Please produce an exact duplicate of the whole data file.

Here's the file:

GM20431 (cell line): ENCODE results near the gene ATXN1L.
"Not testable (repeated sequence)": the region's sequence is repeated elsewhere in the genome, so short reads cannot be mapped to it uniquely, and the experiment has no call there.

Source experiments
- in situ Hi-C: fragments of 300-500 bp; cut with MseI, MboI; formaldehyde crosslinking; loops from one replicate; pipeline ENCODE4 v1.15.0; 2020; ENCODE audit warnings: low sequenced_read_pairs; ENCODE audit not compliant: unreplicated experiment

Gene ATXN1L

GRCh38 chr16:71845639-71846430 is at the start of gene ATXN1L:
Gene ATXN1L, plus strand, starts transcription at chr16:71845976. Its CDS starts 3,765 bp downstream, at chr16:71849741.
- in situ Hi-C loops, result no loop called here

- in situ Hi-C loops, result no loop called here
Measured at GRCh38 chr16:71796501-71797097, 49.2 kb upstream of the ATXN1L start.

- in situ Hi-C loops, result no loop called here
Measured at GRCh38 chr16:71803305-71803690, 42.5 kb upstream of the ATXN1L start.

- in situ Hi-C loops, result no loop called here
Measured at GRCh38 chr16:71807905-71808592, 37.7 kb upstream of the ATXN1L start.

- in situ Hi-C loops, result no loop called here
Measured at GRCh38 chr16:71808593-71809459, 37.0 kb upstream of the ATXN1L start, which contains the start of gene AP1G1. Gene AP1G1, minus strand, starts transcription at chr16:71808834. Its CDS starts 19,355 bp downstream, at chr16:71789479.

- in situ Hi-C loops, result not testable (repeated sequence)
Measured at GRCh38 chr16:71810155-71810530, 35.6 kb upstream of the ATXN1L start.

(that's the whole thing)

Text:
GM20431 (cell line): ENCODE results near the gene ATXN1L.
"Not testable (repeated sequence)": the region's sequence is repeated elsewhere in the genome, so short reads cannot be mapped to it uniquely, and the experiment has no call there.

Source experiments
- in situ Hi-C: fragments of 300-500 bp; cut with MseI, MboI; formaldehyde crosslinking; loops from one replicate; pipeline ENCODE4 v1.15.0; 2020; ENCODE audit warnings: low sequenced_read_pairs; ENCODE audit not compliant: unreplicated experiment

Gene ATXN1L

GRCh38 chr16:71845639-71846430 is at the start of gene ATXN1L:
Gene ATXN1L, plus strand, starts transcription at chr16:71845976. Its CDS starts 3,765 bp downstream, at chr16:71849741.
- in situ Hi-C loops, result no loop called here

- in situ Hi-C loops, result no loop called here
Measured at GRCh38 chr16:71796501-71797097, 49.2 kb upstream of the ATXN1L start.

- in situ Hi-C loops, result no loop called here
Measured at GRCh38 chr16:71803305-71803690, 42.5 kb upstream of the ATXN1L start.

- in situ Hi-C loops, result no loop called here
Measured at GRCh38 chr16:71807905-71808592, 37.7 kb upstream of the ATXN1L start.

- in situ Hi-C loops, result no loop called here
Measured at GRCh38 chr16:71808593-71809459, 37.0 kb upstream of the ATXN1L start, which contains the start of gene AP1G1. Gene AP1G1, minus strand, starts transcription at chr16:71808834. Its CDS starts 19,355 bp downstream, at chr16:71789479.

- in situ Hi-C loops, result not testable (repeated sequence)
Measured at GRCh38 chr16:71810155-71810530, 35.6 kb upstream of the ATXN1L start.